Hoffman Delivers, As Always, In Joyless "A Most Wanted Man"

Anton Corbijn’s “A Most Wanted Man” is a bittersweet curtain call for the late Philip Seymour Hoffman. It’s a subdued work that calls for an equally subdued performance from a typically volatile leading man. Hoffman delivers, of course. He always did. But a final, muted performance in a laboriously low-key spy thriller only exacerbates the pain of losing a historically great acting talent. As always, it’s a thrill to see Hoffman tackle something different, but it’s hard to shake the feeling that “A Most Wanted Man” isn’t worthy of the man’s talents, let alone his final lead performance.

Hoffman stars as Gunther Bachmann, a scruffy German spy in charge of a shadowy anti-terror unit. He reports to no one but communicates with many, from a CIA agent (Robin Wright) to a civil rights attorney (Rachel McAdams) who’s taken an interest in one of Bachmann’s targets of surveillance – a half-Chechen, half Russian political refugee (Grigoriy Dobrygin) that may or may not be a threat against the public. As our savvy hero tugs at threads of possible terrorist activity, he falls into a web of paranoia made worse by his heavy drinking habit.

From Corbijn’s opening shot of waves crashing into a dock, liquidity is recurring motif, with characters’ motivations as fluid as the pic’s parade of adult beverages. Truth isn’t a matter of fact in their world, but a matter of perception, each character residing in an endless, grey haze somewhere between good and evil. It’s not even clear that Bachmann’s scheming is above board, but Hoffman masterfully communicates the characters’ undying passion for his work. Even in a moderately quiet performance, the actor’s thundering ferocity cuts through.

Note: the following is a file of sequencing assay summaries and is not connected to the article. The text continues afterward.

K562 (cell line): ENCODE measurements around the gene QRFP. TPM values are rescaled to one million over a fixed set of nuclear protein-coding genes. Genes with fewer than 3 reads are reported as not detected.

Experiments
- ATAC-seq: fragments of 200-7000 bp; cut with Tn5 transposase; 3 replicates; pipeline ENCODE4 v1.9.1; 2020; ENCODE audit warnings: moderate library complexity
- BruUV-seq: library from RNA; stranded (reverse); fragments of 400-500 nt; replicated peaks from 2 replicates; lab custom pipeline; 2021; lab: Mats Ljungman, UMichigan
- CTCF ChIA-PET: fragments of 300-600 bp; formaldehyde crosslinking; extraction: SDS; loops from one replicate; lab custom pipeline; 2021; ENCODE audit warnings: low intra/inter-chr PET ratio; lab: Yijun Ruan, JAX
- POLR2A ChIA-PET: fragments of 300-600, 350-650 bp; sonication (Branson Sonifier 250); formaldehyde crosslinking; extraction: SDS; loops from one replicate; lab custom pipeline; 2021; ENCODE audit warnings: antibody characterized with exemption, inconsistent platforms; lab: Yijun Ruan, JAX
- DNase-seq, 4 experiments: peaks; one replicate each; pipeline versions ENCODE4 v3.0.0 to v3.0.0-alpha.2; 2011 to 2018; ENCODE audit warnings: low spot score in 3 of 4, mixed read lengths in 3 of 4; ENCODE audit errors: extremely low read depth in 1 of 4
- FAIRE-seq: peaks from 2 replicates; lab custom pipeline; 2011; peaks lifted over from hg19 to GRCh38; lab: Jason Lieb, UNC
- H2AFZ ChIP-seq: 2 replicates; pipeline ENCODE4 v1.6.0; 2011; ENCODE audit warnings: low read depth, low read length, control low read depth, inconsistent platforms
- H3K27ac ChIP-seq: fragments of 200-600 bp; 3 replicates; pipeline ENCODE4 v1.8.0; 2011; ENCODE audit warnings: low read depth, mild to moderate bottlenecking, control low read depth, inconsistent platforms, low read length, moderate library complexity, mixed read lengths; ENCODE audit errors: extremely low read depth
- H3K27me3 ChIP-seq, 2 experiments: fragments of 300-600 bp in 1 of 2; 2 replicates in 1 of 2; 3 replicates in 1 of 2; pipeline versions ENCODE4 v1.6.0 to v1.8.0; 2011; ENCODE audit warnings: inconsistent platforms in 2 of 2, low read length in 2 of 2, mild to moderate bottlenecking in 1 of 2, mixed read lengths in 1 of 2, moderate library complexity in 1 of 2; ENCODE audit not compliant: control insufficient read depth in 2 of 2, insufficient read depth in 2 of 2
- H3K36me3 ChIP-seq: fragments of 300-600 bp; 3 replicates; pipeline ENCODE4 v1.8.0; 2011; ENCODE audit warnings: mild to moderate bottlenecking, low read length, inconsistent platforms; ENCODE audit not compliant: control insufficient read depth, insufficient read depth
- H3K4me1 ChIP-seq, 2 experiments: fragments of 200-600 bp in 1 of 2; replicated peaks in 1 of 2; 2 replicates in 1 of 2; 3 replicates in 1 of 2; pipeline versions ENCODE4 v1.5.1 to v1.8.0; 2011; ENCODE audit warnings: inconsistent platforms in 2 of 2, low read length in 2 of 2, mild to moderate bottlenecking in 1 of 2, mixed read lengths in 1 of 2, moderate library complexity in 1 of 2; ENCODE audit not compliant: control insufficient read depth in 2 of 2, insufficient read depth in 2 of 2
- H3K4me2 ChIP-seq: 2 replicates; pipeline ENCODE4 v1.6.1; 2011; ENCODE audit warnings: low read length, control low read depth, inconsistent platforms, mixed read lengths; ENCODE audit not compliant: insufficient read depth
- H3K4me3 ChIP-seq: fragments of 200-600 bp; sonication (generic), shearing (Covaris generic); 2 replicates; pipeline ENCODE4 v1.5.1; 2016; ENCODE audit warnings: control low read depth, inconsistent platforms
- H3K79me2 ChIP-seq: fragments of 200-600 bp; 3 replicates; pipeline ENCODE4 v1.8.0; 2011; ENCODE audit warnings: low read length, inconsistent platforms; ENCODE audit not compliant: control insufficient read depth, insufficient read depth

The pic is elegant to a fault, stubbornly keeping its cool at the expense of tension. Not nearly as stylish as the last big screen adaptation of a John Le Carre novel – 2011’s similarly sterile “Tinker Tailor Soldier Spy” – Corbijn’s film can’t make up for in visuals what it lacks in narrative kick, making for a story that slickly spins its wheels into a textbook anticlimax. Fortunately, its final images are among its best, painting a stark, effective portrait of the oft unspoken heartache of those working in anti-terror operations. When it comes to real-life espionage, it’s difficult to comprehend how quickly defeat can be snatched from the jaws of victory, but the film relays the notion effectively.

The picture’s commitment to realism is admirable, but it makes for a slog of a thriller, one that confirms that “art imitating life” isn’t nearly as interesting as the other way around. A spy yarn in which words are the only weapons and heroes and villains are interchangeable might be true to life, but it isn’t very cinematic, nor is the spotty accent work from a largely American cast. But without said cast – Hoffman in particular – it’d be a complete chore that few would pay mind to and even fewer would praise. Removed from its place in history as a legend’s final lead role, “A Most Wanted Man” is easy to admire from afar, damn near impossible to enjoy.

J. Olson

Rating: ★★ 1/2 out of ★★★★★ (Mediocre)

Release Date: July 25, 2014 (Limited)
Studio: Roadside Attractions (Lionsgate)
Director: Anton Corbijn
Screenwriter: Andrew Bovell
Starring: Philip Seymour Hoffman, Rachel McAdams, Robin Wright, Willem Dafoe, Daniel Bruhl
MPAA Rating: R (for language)